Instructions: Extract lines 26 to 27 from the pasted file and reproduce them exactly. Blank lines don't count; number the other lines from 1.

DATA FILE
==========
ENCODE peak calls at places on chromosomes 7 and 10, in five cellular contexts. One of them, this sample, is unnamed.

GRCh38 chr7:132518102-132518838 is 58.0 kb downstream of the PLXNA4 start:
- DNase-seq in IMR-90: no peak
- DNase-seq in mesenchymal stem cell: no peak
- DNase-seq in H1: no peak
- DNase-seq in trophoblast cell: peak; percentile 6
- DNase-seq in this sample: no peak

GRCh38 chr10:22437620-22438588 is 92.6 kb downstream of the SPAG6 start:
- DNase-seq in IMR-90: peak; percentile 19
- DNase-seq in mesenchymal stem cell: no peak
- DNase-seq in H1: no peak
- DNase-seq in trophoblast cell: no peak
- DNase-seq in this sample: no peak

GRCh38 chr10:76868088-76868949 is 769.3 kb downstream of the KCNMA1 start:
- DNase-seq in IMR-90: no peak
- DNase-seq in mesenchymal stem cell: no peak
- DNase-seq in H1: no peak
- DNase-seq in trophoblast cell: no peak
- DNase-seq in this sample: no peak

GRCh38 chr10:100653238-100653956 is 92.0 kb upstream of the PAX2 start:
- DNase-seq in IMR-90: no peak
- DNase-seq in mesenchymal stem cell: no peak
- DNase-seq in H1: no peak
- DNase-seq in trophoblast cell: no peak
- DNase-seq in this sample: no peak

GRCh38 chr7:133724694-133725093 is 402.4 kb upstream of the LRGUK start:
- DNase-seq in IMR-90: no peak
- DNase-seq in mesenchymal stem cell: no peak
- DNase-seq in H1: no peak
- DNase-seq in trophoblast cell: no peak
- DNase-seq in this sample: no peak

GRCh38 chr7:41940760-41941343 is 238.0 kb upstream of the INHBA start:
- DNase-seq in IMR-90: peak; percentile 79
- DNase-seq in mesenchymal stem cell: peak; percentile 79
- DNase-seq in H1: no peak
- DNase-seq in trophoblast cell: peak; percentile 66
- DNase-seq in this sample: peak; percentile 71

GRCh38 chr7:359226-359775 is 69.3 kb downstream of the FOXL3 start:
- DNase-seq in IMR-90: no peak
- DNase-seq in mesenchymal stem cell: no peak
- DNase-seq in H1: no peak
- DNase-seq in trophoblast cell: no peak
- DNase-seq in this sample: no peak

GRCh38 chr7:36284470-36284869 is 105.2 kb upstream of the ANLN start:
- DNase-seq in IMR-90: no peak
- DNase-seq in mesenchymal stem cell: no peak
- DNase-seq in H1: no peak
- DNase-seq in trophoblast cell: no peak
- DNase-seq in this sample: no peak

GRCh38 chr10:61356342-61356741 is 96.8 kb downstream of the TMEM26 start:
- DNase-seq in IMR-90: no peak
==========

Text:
GRCh38 chr7:133724694-133725093 is 402.4 kb upstream of the LRGUK start:
- DNase-seq in IMR-90: no peak